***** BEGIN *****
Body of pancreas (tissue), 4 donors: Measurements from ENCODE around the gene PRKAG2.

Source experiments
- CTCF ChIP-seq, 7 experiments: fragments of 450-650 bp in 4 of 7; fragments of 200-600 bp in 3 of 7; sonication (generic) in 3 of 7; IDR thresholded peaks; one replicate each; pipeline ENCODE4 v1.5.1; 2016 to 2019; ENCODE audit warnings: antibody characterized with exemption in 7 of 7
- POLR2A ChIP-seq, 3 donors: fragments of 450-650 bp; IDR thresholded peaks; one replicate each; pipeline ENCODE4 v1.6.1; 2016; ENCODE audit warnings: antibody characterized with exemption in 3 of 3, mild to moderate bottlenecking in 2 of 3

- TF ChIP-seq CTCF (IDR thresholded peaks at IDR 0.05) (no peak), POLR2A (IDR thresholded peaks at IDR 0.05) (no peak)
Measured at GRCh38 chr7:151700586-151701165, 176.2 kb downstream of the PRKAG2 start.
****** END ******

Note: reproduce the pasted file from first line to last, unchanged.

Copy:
Body of pancreas (tissue), 4 donors: Measurements from ENCODE around the gene PRKAG2.

Source experiments
- CTCF ChIP-seq, 7 experiments: fragments of 450-650 bp in 4 of 7; fragments of 200-600 bp in 3 of 7; sonication (generic) in 3 of 7; IDR thresholded peaks; one replicate each; pipeline ENCODE4 v1.5.1; 2016 to 2019; ENCODE audit warnings: antibody characterized with exemption in 7 of 7
- POLR2A ChIP-seq, 3 donors: fragments of 450-650 bp; IDR thresholded peaks; one replicate each; pipeline ENCODE4 v1.6.1; 2016; ENCODE audit warnings: antibody characterized with exemption in 3 of 3, mild to moderate bottlenecking in 2 of 3

- TF ChIP-seq CTCF (IDR thresholded peaks at IDR 0.05) (no peak), POLR2A (IDR thresholded peaks at IDR 0.05) (no peak)
Measured at GRCh38 chr7:151700586-151701165, 176.2 kb downstream of the PRKAG2 start.